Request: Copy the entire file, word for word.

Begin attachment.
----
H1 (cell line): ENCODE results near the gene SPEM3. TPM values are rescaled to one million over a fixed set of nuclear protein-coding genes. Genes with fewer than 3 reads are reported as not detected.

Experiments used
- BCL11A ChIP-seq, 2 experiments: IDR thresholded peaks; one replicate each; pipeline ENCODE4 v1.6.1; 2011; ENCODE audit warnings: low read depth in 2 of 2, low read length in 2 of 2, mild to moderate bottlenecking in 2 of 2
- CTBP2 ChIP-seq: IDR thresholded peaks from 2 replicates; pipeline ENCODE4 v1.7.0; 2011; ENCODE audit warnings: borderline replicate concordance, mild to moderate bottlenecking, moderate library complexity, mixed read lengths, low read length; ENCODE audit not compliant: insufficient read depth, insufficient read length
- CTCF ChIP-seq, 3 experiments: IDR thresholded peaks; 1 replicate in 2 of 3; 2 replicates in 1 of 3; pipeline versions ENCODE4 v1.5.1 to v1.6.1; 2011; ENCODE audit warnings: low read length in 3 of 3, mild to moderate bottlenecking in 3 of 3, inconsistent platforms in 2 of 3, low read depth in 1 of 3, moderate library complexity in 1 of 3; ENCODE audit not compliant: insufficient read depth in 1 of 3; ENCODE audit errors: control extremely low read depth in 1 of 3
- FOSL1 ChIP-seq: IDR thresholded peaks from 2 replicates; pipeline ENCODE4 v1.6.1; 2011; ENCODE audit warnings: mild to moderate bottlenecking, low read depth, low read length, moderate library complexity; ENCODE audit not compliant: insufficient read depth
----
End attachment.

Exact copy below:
H1 (cell line): ENCODE results near the gene SPEM3. TPM values are rescaled to one million over a fixed set of nuclear protein-coding genes. Genes with fewer than 3 reads are reported as not detected.

Experiments used
- BCL11A ChIP-seq, 2 experiments: IDR thresholded peaks; one replicate each; pipeline ENCODE4 v1.6.1; 2011; ENCODE audit warnings: low read depth in 2 of 2, low read length in 2 of 2, mild to moderate bottlenecking in 2 of 2
- CTBP2 ChIP-seq: IDR thresholded peaks from 2 replicates; pipeline ENCODE4 v1.7.0; 2011; ENCODE audit warnings: borderline replicate concordance, mild to moderate bottlenecking, moderate library complexity, mixed read lengths, low read length; ENCODE audit not compliant: insufficient read depth, insufficient read length
- CTCF ChIP-seq, 3 experiments: IDR thresholded peaks; 1 replicate in 2 of 3; 2 replicates in 1 of 3; pipeline versions ENCODE4 v1.5.1 to v1.6.1; 2011; ENCODE audit warnings: low read length in 3 of 3, mild to moderate bottlenecking in 3 of 3, inconsistent platforms in 2 of 3, low read depth in 1 of 3, moderate library complexity in 1 of 3; ENCODE audit not compliant: insufficient read depth in 1 of 3; ENCODE audit errors: control extremely low read depth in 1 of 3
- FOSL1 ChIP-seq: IDR thresholded peaks from 2 replicates; pipeline ENCODE4 v1.6.1; 2011; ENCODE audit warnings: mild to moderate bottlenecking, low read depth, low read length, moderate library complexity; ENCODE audit not compliant: insufficient read depth